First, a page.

A macroeconomic book written by former cabinet minister now businessman, David Magang has challenged the importance of the Bank of Botswana Certificate known as BoBCs.
The Reserve Bank introduced BoBCs in 1991 with the intention of limiting the amount of money in circulation in the country. The move was also a strategic and a proactive check on domestic inflation as it provided an incentive for commercial banks to keep a sizeable portion of customers’ deposits at the Central Bank while earning a reasonable return.
Available figures show that by May 1991, the value of BoBCs was pegged at P200 million, reaching the highest level ever of 19.9 billion in 2010. The 2010 value translated into 97 percent of total deposits. Money market figures also shows that before the record figures registered in 2010, the banking sector was characterised by excess liquidity, super normal profits and low deposits rates. The trend was associated with making savings ‘unattractive’ to depositors as banks paid low interest rates. The Bank of Botswana however intervened with new regulatory changes resulting in what economic experts describe as ‘deposits’ and ‘credit growth’.
Last year Reserve Bank Governor, Linah Mohohlo confirmed that the she had decreased the amount of Bank of Botswana Certificates (BoBCs) issued for liquidity absorption. Excess funds were further sterilised by increasing the Primary Reserve Requirement in stages from 3.25 percent to 10 percent over the five-year period to 2011.
“These factors have contributed to the overall reduction of BoBCs from a peak of P20 billion in October 2010 to the current level of about P6 billion. Correspondingly, the proportion of deposits that were on-lent increased markedly, as reflected in the intermediation ratio, which rose from 46 percent in 2007 to about 80 percent currently,” Mohohlo said at the BOCCIM National Business Conference held in Maun last year.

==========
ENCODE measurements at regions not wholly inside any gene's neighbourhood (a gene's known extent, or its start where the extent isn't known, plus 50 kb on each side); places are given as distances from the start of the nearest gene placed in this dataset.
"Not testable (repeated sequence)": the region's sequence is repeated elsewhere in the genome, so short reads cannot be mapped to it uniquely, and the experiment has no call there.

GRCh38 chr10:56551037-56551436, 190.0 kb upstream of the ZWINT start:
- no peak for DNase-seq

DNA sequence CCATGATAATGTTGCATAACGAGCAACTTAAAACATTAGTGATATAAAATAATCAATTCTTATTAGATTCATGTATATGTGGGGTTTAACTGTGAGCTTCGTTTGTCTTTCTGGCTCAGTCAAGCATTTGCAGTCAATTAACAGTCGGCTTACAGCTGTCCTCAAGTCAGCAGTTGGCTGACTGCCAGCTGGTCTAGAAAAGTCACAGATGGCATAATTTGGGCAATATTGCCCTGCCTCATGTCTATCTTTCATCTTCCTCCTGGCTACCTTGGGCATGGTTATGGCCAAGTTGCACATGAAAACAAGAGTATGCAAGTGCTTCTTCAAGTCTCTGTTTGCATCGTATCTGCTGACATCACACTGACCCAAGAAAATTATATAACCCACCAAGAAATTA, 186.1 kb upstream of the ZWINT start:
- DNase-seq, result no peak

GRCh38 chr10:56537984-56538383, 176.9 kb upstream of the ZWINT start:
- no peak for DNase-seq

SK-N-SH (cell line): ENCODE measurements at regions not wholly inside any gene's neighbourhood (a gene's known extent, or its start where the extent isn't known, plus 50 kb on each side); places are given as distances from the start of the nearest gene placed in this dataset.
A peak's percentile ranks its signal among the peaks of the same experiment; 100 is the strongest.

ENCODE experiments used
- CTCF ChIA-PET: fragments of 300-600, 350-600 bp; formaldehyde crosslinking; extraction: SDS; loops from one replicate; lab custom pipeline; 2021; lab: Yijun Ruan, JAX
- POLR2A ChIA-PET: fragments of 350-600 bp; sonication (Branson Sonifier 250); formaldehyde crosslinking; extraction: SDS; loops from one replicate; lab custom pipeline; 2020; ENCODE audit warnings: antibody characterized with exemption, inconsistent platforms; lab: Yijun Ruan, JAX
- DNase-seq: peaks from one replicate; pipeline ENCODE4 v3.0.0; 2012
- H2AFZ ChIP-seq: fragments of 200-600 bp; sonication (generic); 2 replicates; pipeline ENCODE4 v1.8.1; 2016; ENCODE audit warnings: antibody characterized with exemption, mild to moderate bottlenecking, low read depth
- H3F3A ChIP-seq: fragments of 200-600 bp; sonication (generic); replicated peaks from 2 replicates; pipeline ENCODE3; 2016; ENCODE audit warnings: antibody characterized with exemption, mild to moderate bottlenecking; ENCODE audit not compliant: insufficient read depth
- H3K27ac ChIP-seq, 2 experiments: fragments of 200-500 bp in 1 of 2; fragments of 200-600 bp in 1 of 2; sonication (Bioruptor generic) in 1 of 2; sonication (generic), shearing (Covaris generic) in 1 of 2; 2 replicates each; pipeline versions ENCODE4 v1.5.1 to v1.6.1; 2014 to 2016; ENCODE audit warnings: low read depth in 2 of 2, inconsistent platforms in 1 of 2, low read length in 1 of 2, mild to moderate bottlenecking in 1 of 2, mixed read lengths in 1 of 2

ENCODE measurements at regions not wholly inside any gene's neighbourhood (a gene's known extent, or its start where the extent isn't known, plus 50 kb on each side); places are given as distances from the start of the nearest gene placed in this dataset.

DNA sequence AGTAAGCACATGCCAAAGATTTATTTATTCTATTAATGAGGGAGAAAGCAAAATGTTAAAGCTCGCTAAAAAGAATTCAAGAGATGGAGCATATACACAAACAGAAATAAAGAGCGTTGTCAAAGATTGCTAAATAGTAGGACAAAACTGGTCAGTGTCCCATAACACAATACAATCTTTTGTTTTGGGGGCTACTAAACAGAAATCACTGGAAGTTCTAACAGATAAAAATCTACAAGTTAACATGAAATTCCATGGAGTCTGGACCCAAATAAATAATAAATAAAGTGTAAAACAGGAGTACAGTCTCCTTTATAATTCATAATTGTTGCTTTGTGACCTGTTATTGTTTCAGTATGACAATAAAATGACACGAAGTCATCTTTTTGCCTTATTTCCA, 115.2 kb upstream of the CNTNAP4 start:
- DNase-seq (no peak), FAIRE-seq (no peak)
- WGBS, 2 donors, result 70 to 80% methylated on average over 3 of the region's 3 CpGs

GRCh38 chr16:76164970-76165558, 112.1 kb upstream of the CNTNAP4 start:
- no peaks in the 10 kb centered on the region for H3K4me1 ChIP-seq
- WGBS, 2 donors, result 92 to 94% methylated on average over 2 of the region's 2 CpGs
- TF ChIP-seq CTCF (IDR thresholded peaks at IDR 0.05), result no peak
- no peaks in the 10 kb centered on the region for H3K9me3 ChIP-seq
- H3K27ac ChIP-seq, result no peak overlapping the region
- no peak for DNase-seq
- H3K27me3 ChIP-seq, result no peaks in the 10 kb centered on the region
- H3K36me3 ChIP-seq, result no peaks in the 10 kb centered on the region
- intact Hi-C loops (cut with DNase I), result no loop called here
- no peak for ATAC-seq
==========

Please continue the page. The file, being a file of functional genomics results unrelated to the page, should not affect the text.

However, given these figures, Magang says BoBCs have created more problems that they have mitigated. “Firstly, they have had the effect of dampening commercial bank lending to business in that banks were making more money from BoBCs than from the interest they earned from loaned out funds”
A deep look into the BoB figures shows that until 2010, commercial banks were heavily reliant on the BoBCs as a strong driver of interest income. As a result, in July 2011, the Reserve Bank increased commercial banks’ primary reserve ratios and also capped BoBCs at P10 billion, as part of measures to restrain runaway interest costs. Magang is of the view that the costs of BoBCs were exacting quite a financial toll on Bank of Botswana.
The book, HYPERLINK “https://www.facebook.com/hashtag/delusions?
source=feed_text&story_id=10153138471024096” Delusions?┬áof Grandeur, The Paradoxies and Ambivalences in Botswana‘s Macroeconomic Firmament, has its foreword written by former deputy governor at Bank of Botswana Dr. Keith Jefferies who is now running an independent economic consultancy firm. Also acknowledged as contributors to the books is Botswana Institute of Development Policy Analysis (BIDPA)-Senior Research Fellow, Professor Roman Grynberg as well as Associate Professor at the Department of Economics at University of Botswana Professor Brothers Malema.